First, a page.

From a literal perspective, the names of portions are nothing more than the first major word of the part of the Torah that is read during the week. It can, however, be argued that deep meaning actually lies within the names themselves.
The portion we read this week, Kedoshim, means “holiness.” It follows the portion Acharei Mot, which means “after death.” The chronological order of these portions teaches an important lesson.
What is the challenge that presents itself after death? In my early years in the rabbinate, I always felt my challenge as a spiritual leader was to sit with bereaved families and help them undo the pain they were feeling. Death is a kind of darkness, a deep darkness. My role, I thought, was to remove that darkness.
But after my mother died, I stood before my congregation and apologized. Through that painful experience I came to realize that the goal of removal is simply unrealistic. The goal is rather to find a way to cope with the suffering that comes with termination. I compared it to the following: Imagine walking into a dark room for the first time. Not knowing one’s way or one’s place, one trips over the furniture, unaware of which way to turn. However, after days and weeks and months and years, when one walks into that very same dark room, though the darkness still exists, with time we learn how to negotiate the furniture and we can make our way.
The truth is that after suffering a great loss one is actually blessed if one constantly feels the darkness of the pain of termination. Such an emotion is reflective of the power of the relationship between the bereaved and the deceased. If there is no sense of darkness, it could mean that that sense of connection has been blurred, even lost. The challenge, however, as one continues to feel the darkness, is learning how to cope or, to go back to my analogy, learning where the furniture is while feeling the darkness.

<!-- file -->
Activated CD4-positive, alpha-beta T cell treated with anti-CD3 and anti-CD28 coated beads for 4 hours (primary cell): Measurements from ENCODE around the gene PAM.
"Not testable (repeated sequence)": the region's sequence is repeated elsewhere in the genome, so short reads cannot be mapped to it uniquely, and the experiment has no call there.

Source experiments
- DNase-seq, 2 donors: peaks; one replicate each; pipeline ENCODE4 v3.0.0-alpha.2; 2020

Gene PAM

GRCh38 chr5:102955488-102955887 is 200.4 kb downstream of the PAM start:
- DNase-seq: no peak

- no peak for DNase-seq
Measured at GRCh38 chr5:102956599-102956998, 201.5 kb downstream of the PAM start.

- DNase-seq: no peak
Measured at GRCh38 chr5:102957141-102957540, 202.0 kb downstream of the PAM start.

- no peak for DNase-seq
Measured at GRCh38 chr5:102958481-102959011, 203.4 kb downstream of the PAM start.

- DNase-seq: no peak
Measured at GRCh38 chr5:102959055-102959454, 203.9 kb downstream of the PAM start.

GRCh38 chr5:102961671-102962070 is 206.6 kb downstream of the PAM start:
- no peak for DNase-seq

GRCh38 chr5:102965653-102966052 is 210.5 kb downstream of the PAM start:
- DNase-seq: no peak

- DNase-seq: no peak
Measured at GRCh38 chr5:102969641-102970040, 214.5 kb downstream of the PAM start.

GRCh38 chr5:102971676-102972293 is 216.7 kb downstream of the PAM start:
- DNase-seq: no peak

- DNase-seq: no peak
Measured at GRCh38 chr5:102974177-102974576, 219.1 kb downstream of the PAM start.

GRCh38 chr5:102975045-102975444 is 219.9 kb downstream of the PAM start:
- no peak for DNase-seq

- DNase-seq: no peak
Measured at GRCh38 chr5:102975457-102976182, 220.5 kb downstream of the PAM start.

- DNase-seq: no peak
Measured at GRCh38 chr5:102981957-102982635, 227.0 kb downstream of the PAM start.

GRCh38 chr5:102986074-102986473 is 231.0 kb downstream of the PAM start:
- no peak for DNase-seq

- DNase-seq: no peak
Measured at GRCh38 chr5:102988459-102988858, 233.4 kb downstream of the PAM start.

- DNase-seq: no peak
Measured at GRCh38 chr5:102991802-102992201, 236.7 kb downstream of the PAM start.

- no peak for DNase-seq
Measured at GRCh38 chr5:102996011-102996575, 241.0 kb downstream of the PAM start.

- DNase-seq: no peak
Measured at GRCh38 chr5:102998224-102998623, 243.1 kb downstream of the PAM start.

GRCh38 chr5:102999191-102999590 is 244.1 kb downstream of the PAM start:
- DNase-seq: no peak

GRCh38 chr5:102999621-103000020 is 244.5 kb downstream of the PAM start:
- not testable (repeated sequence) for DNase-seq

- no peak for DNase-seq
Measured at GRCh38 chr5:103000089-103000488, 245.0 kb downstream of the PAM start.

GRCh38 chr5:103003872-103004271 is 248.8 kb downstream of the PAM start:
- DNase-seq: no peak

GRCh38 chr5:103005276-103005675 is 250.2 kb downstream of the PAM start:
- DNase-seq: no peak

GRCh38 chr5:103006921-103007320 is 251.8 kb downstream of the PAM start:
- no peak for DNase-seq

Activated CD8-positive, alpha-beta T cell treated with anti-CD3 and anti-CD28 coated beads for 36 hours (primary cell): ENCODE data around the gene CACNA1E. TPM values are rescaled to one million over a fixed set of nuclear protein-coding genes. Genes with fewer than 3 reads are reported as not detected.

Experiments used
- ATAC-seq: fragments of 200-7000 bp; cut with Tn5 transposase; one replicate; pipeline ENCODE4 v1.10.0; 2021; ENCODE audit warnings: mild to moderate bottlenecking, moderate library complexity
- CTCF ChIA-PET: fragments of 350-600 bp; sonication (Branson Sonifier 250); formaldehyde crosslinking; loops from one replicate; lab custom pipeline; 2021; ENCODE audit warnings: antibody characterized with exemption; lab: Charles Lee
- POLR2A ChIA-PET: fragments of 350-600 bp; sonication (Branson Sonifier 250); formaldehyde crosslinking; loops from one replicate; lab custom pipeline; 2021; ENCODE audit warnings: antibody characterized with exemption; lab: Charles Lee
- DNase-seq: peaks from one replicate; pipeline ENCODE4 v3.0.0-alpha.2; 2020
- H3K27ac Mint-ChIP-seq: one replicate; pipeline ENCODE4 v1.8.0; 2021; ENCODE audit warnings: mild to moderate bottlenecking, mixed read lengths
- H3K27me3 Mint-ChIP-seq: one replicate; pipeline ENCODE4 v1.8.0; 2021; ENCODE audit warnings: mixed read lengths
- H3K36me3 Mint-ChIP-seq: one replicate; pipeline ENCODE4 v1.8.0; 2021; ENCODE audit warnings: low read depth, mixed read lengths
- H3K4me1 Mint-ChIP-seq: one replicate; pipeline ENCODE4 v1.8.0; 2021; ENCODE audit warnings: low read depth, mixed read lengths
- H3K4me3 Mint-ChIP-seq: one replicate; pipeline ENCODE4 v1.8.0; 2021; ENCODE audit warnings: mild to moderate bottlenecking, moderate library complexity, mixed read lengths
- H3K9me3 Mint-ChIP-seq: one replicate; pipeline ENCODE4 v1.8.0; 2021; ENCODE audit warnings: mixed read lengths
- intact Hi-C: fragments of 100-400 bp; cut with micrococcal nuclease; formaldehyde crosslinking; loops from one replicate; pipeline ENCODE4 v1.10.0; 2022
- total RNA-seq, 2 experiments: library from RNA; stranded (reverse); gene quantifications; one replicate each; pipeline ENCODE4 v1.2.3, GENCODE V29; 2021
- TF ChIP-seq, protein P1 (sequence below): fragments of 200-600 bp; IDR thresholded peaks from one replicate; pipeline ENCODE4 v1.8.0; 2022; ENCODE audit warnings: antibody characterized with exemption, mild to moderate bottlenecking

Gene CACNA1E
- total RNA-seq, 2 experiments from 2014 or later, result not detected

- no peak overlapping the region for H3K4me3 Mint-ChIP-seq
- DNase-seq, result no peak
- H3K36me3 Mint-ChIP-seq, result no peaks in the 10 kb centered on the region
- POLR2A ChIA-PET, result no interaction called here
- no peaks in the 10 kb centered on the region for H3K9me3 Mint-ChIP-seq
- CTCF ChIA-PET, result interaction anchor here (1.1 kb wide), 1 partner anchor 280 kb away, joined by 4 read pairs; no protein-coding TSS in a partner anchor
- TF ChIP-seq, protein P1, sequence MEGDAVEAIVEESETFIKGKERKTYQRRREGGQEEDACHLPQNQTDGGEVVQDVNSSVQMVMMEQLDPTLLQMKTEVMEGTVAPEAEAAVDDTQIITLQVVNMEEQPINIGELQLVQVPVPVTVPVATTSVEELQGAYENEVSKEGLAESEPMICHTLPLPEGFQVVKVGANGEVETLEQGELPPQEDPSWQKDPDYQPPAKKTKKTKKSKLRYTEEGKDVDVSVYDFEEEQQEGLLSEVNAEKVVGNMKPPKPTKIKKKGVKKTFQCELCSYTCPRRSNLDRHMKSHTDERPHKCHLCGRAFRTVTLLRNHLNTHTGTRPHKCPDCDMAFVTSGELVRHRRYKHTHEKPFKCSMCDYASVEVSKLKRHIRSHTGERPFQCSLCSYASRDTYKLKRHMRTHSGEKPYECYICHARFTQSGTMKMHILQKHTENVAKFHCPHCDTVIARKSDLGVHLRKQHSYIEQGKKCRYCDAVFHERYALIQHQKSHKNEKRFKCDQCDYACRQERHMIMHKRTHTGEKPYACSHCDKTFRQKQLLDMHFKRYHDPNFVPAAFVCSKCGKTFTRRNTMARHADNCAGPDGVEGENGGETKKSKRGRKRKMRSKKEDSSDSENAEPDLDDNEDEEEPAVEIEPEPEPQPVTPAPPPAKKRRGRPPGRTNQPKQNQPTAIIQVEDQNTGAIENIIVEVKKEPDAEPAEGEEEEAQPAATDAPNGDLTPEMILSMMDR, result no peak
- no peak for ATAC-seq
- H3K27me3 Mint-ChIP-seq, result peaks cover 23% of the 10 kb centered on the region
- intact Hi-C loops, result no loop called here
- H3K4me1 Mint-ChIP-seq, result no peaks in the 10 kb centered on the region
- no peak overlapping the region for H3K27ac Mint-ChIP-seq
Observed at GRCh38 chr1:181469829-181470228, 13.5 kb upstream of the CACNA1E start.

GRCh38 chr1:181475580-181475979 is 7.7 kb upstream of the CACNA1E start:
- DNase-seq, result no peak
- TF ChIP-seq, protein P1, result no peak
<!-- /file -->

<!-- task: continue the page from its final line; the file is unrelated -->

The last time I was at my mother’s grave, my dear sister Suri, a woman of profound spirituality, turned to me and said, “Mommy is far away.” I keep thinking of that comment. My mother died on Yom Kippur 1983. It is certainly a long time ago. In a certain sense my sister was right – with every year the soul seems to move further and further away.
While not denying that reality, we are reminded this week that there can always be kedoshim – a sense of continuum that is expressed through holiness. How so? The challenge of death is to keep the person who has died alive in spirit. Indeed the Talmud says there are some people who are actually living yet are not really alive; they’re only going through the motions. On the flip side, there are others who, though physically dead, continue to live through the teachings they left behind and through those they touched in life.
In Rav Yosef Dov Soloveitchik’s Halachic Man, his introductory page includes the Talmudic statement that in a moment of great personal conflict, the biblical Joseph looked up and saw in the window the image of his father, Jacob. It was Rav Soloveitchik’s way of saying that his writing and teachings continue to be powerfully influenced by his late father, Rabbi Moshe Soloveitchik.
I bless you and ask you to bless me that we always remember those who have passed on, like walking through the darkened room full of furniture. And I pray that we always feel those who are closest tapping us on the shoulder, helping us along the complex path of life, guiding us even after death to learn from their teachings and live lives of holiness.